This is written by a university professor--about university employment conditions. Public school teachers can probably add a few steps to his proposals for demoralizing faculty.
Send them to:
Faculty morale is too high. Something must be done. According to recent surveys, more than three quarters of the faculty at American colleges and universities are pleased that they chose to become professors (as opposed to stock brokers or corporate attorneys, for example). The predicted mass exodus of older faculty from academia is not happening. Obviously, our institutional Vice Presidents for Faculty Demoralization are not performing at a satisfactory level.
Following the six-step program outlined below guarantees a marked increase in dissatisfaction and demoralization among the vast majority of your faculty members, regardless of their academic rank, tenure status, gender, disciplinary background, race, religion, political affiliation, or sexual orientation. Fail to follow these steps assiduously and you, too, can find yourself trying to run a campus burdened by too many contented professors.
Close down the lines of communication. Never let the rank and file faculty members know the issues facing the campus, at least until it?s too late for them to do anything about them. Never solicit input or feedback from the faculty to your ideas for change in the way the institution operates. If you run a large institution, you may have to share these ideas with the faculty senate (or with whatever body of the faculty has governance responsibility), but make certain that the other ninety percent of the faculty never hear from you. If faculty members on your campus go to the trouble of sending you unsolicited letters or emails with their well-intentioned, insightful, or asinine suggestions, never acknowledge that you?ve even received this correspondence. Nothing so demoralizes a faculty member as discovering that the campus administration is a black hole in space from which no responses are ever received.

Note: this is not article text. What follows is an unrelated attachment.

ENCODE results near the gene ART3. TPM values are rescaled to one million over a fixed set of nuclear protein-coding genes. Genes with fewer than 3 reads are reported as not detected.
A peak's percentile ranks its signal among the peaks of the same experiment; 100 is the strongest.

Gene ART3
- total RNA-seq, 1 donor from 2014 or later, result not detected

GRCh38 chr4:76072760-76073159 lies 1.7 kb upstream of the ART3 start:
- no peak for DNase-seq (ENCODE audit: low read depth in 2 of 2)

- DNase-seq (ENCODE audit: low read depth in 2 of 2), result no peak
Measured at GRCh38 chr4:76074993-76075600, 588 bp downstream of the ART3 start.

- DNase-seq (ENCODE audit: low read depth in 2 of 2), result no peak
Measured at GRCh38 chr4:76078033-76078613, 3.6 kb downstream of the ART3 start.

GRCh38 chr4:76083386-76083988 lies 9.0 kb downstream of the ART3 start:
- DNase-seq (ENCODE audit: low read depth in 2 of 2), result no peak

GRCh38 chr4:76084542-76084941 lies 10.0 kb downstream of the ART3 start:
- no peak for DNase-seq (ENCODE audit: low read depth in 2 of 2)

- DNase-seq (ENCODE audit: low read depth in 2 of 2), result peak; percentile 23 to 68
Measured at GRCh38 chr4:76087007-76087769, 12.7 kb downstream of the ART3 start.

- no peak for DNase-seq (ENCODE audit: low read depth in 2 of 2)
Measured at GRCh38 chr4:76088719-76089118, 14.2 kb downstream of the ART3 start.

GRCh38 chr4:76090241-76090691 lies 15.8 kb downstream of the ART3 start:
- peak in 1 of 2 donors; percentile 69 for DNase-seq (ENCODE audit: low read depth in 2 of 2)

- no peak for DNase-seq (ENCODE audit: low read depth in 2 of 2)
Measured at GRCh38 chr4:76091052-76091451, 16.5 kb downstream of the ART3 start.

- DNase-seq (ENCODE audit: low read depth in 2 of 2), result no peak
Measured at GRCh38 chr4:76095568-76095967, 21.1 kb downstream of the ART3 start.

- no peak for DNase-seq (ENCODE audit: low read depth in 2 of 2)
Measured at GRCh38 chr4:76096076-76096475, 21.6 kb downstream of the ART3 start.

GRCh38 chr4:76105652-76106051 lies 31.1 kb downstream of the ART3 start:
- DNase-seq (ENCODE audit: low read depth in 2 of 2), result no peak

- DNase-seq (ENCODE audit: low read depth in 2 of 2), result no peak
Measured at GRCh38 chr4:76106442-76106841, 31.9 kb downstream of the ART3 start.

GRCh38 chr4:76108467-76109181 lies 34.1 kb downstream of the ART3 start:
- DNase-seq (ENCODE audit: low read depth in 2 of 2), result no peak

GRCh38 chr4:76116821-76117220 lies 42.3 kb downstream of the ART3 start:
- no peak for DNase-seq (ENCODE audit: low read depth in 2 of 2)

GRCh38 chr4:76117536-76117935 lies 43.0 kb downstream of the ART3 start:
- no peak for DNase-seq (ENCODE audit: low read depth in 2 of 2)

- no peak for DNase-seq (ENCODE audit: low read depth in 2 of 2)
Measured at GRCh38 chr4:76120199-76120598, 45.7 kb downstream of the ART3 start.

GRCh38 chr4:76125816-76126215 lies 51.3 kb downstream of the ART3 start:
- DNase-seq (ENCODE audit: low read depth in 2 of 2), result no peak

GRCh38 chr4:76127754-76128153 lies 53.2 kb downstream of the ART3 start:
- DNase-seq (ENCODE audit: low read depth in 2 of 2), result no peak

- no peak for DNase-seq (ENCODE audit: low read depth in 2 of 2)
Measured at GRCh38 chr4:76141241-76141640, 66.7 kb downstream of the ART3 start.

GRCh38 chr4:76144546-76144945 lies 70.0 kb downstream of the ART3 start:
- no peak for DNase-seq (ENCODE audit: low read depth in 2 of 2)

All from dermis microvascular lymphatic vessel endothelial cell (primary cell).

Never thank anyone for anything. Never let your faculty members think you appreciate the work they are doing. Never send anyone a personal thank-you note. Dedicated faculty service on institutional committees should always be taken for granted and never acknowledged. Never, ever, phone a faculty member personally to express your congratulations for a significant accomplishment (e.g., winning an award, publishing a major work, nomination for outstanding teaching, election to an office in a national professional association, etc.); the two minutes you spend on the phone with a professor would set back standards for demoralization on your campus for years! Never let the faculty think YOU think they?re sufficiently productive (whatever that means!).
Always pay outside hires more than their inside colleagues. Make sure the faculty in a department find out that the new assistant professor you?ve just hired is getting paid more than colleagues who have been diligently working in that department for years. Spread the word that the institution has been given (or has allocated) money to fund high-salary endowed chairs for distinguished scholars or teachers, but no inside candidates need apply. This works wonders!